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Christians who fled China forced to relocate again after South Korea rejects asylum claims

Thailand
Reuters/Chaiwat Subprasom

A Christian congregation that fled to South Korea from China has now traveled to Thailand to appeal for asylum due to continued persecution from Chinese officials.

The Shenzhen Holy Reformed Church members have given up on seeking asylum in South Korea after their claims were denied multiple times since congregation members fled the southern Chinese city of Shenzhen between late 2019 and early 2020. 

According to a statement published Monday in The Wall Street Journal by Pan Yongguange, the church’s pastor, nearly 60 members were scheduled to visit the U.N. refugee office in Bangkok, Thailand’s capital, to submit applications for refugee status.

Church members are also seeking resettlement in the United States and have expressed this to U.S. diplomats.

“We aren’t able to secure any status through legal processes in South Korea, and the U.S. also hasn’t resettled us,” the pastor stated. 

The situation is rare, according to the Journal, as it involves a large number of members seeking asylum, a testament to concerns about Chinese leader Xi Jinping’s handling of the freedom of religion. 

Members of the congregation entered Thailand with their Chinese passports and appealed directly to the U.N. refugee agency. Some received tourist visas that are valid for 15 days, while others sought extensions on visas that were set to expire on Monday. 

While Shenzhen church members could have stayed in Jeju, South Korea, while appealing their asylum claims, the process could take years.

Members feared retaliation from the Chinese government and stood little chance of having their asylum claims granted. Recently, some in the congregation have reported receiving “harassing phone calls” from Chinese officials who claim the church is committing national security offenses.

Additionally, congregation members have reported that Chinese authorities have interrogated their relatives back home.

The authorities in China regard the church as illegal, according to the Journal, and the frequent persecution convinced members to gradually flee China starting in late 2019.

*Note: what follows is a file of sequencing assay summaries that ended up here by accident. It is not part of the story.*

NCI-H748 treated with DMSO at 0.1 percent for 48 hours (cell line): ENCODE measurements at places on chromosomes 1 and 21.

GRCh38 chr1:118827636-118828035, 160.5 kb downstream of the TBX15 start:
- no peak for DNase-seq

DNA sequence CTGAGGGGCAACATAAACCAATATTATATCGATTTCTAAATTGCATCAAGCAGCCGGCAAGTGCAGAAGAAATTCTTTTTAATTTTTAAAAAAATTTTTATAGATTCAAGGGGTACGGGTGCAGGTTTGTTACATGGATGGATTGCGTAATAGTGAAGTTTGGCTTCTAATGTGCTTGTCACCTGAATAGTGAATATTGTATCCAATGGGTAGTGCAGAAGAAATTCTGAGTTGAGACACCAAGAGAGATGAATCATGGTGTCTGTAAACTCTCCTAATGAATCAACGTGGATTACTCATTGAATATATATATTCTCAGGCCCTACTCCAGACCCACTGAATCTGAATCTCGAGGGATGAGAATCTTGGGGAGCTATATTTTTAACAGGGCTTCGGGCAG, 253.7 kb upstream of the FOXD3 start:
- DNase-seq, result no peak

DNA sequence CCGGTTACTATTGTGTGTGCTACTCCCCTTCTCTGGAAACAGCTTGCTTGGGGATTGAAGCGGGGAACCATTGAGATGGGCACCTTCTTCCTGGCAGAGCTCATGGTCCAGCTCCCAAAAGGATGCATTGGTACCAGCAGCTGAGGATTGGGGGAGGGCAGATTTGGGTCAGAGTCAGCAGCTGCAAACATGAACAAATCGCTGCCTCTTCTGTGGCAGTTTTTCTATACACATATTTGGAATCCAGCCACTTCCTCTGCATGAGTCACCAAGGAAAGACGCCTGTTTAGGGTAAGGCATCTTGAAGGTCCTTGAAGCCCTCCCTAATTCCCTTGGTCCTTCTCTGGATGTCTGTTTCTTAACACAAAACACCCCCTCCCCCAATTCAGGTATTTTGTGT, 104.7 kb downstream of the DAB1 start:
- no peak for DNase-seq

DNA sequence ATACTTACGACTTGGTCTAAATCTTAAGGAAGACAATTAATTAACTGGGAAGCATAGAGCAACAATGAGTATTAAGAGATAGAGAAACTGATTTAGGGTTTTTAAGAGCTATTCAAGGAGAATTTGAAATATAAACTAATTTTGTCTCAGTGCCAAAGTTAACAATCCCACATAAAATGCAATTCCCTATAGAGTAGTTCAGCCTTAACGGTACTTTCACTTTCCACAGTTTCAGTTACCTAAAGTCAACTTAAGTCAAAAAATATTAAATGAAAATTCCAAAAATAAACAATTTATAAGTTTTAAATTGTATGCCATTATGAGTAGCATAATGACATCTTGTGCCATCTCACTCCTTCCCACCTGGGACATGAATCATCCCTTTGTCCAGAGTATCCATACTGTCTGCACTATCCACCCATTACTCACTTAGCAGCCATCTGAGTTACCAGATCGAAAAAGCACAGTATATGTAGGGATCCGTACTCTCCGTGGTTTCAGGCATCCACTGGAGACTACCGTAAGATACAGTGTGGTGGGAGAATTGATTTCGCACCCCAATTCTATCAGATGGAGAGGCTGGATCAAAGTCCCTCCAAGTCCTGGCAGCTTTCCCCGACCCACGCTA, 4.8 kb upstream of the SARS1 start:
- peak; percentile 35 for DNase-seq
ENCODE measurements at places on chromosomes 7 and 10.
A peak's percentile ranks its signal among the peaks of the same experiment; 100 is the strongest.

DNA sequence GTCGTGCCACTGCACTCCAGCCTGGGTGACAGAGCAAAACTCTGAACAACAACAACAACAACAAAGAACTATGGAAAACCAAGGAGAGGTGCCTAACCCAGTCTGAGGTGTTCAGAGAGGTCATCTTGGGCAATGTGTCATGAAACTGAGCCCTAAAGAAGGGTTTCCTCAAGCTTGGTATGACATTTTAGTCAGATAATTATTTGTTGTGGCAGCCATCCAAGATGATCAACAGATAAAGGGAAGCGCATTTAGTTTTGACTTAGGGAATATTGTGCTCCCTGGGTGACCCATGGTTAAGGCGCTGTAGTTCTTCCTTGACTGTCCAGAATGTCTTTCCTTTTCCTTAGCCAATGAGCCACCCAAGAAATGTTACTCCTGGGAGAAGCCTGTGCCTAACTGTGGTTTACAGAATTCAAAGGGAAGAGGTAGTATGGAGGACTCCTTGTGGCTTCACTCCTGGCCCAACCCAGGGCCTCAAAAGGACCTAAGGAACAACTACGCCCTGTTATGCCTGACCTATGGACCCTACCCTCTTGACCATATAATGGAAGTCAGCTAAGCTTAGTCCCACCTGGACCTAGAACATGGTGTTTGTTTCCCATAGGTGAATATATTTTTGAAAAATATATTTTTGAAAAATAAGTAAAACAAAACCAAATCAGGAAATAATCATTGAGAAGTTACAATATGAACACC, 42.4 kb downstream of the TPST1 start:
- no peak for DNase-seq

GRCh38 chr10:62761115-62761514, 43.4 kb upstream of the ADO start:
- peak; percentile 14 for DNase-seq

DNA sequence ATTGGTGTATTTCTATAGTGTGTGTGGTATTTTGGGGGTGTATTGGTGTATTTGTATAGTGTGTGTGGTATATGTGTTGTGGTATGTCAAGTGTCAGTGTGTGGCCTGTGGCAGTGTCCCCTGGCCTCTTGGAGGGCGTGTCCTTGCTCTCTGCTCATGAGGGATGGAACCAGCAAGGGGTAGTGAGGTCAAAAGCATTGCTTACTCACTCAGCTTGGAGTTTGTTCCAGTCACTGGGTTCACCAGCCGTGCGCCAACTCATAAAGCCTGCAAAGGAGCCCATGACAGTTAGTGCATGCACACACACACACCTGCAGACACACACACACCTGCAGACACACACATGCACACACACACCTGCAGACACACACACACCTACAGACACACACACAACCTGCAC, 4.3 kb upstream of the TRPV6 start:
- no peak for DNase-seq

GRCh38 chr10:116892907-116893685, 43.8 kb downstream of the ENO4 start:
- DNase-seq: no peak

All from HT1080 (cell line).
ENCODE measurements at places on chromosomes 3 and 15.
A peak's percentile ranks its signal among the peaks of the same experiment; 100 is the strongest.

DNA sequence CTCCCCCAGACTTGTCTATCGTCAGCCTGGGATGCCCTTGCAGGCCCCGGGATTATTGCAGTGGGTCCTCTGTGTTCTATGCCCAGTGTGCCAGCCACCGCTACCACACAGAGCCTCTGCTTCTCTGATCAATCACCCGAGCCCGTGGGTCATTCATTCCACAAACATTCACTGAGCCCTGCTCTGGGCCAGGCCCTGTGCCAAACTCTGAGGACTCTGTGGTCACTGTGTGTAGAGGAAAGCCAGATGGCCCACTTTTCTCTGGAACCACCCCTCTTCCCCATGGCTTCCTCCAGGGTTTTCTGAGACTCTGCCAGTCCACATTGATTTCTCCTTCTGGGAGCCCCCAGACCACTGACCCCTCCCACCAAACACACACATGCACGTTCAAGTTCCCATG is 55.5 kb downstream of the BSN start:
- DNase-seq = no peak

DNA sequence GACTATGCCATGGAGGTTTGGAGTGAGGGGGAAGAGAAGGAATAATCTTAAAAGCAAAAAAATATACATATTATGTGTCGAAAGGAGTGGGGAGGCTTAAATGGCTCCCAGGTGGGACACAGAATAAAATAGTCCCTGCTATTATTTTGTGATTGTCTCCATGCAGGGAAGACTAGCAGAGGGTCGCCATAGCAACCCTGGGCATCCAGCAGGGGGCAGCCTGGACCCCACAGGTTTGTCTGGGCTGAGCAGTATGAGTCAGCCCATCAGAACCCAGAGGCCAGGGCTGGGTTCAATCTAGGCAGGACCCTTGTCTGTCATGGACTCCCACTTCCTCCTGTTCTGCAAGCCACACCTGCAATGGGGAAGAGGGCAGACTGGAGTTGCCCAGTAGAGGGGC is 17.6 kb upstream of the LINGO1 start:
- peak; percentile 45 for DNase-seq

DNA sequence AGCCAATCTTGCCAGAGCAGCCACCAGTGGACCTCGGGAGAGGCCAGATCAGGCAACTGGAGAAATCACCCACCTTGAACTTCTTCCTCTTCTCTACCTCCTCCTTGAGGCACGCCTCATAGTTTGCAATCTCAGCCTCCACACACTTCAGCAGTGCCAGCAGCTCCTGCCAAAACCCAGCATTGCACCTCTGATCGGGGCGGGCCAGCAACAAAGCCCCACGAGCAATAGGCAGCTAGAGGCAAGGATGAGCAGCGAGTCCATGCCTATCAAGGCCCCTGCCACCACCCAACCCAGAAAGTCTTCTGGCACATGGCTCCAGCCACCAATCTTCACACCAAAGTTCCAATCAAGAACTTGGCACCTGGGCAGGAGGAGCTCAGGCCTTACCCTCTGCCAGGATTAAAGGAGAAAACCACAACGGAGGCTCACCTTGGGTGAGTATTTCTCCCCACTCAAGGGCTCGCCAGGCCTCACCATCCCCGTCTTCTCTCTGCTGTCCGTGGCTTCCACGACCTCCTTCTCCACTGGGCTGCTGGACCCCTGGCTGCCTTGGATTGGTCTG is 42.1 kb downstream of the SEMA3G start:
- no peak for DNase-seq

It is unknown how long the congregation will be allowed to remain in Bangkok, and many fear they will be deported to China should their visas run out.

“This is dangerous but it is an opportunity,” Yongguange said. “If we stayed in Jeju, we would have had no chance.”

Last month, the U.S.-based group ChinaAid, which monitors human rights violations in China, reported that the Christians were living in small rented houses on an island off the southern tip of South Korea, working menial jobs. The country refused asylum due to the Chinese Communist Party’s influence on the East Asian nation. 

During the IRF Summit in late June, ChinaAid President and founder Bob Fu said that the CCP attempted to use technology to locate the church's pastor and others.

Fu also pointed out that the Chinese Embassy in South Korea had called church members on the island to tell them they had betrayed their country and should return home. 

Partners of ChinaAid and Freedom Seekers International, an organization that helps persecuted Christians relocate, visit the Christians on the island frequently, "leaving a lasting American presence on the island."

In June 2021, the Journal reported that the Chinese Christians wanted to resettle in the U.S., but they were unsure of their asylum requests would be granted. 

In 2018, the Chinese government banned the sale of Bibles at online bookstores across the country to comply with a "white paper" that dictated compliance with the "core values of socialism."

The white paper declared that Chinese faith communities "should adhere to the direction of localizing the religion, practice the core values of socialism, develop and expand the fine Chinese tradition and actively explore the religious thought which accords with China's national circumstances."

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